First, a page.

Saturday, August 12, 2006

What's the point of enterprise Web 2.0 if suits don't get it?

Frank Arrigo muses on Tuesday's Web 2.0 piece in the Australian newspaper, bemoaning the lack of quotes from and/or mentions of local 2.0 entrepreneurs. This is an accurate criticism, not necessarily because us entrepreneurs can come up with anything more exciting, but at least we wouldn't sound as clueless as the besuited analysts who are flailing around trying desperately to seem as if they're on the cutting edge. Take the bloke from Gartner:

However, Gartner analyst Dion Wiggins says it's more important to understand the technologies behind Web 2.0 than its democratising effect on information.

"That's only one element of it. It's really about what the technology enables you to do, and really that's creating a richer environment in the browser," Wiggins says.

"There was a clear lacking in richness of web access for users, and this functionality brings back that richness," he says.

Bullshit, Dion. Maybe you got misquoted by Andrew Colley or maybe Andrew was asking a leading question or maybe Andrew chose the wrong quote out of a sixpack where the other five were humdingers, I don't know, but if that's your message then I call bullshit. The social and political aspects on Web 2.0 are far more important than the technology, and to say any different is to display your own ignorance.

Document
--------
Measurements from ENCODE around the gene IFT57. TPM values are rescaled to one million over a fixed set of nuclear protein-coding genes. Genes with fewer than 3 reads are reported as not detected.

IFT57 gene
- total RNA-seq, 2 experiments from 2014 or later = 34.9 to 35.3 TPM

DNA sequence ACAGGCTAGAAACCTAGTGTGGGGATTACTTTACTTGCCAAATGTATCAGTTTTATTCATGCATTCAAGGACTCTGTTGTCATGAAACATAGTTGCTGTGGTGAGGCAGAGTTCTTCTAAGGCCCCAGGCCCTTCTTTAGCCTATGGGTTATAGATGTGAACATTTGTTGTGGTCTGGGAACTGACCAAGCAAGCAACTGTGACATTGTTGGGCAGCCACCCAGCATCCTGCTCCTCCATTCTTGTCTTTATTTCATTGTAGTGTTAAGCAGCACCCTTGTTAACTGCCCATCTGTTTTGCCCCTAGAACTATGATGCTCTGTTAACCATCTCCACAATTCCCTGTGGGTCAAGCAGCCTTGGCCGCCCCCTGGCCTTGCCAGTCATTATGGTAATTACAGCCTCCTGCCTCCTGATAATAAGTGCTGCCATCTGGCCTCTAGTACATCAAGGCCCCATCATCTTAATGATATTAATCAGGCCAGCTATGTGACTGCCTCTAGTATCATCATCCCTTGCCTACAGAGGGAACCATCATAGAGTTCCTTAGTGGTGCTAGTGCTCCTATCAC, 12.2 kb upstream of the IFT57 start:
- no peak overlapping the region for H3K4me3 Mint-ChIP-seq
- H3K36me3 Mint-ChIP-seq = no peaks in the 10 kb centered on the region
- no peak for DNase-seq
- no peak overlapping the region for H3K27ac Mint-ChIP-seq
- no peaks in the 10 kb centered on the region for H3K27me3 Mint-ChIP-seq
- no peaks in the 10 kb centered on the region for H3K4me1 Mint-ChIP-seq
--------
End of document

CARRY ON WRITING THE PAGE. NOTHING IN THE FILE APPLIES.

Then again, you have to expect vacuity when you're reading a MSM article filled with analyst quotes. The Forrester analyst is the only one of the three quoted who sounds like they have any idea at all. From personal experience as a journo, it's hard to get an analyst to say something that doesn't sound like a vague motherhood statement, if only because that's all they're qualified to talk about, and that's what you're ringing them up about. It's the concept of a simplistic analyst ringaround to explain a new concept to the suits in a MSM feature which is the problem.

So how to get the 2.0 word out there in a format which the suits will consume that doesn't come across as a blancmange of nothingness? Perhaps I'm biased given my own background, but I think this is where the niche business magazines come in: IDM, CIO, MIS, Technology & Business and similar publications are where the concept should really be explained in full. Will any of these publications have the journalistic talent and the editorial comprehension to embrace the 2.0 concept and spend enough effort in understanding it (and identifying who is qualified to speak about it) and delivering an accurate portrayal of the phenomenon to their audiences? It will be interesting to watch.

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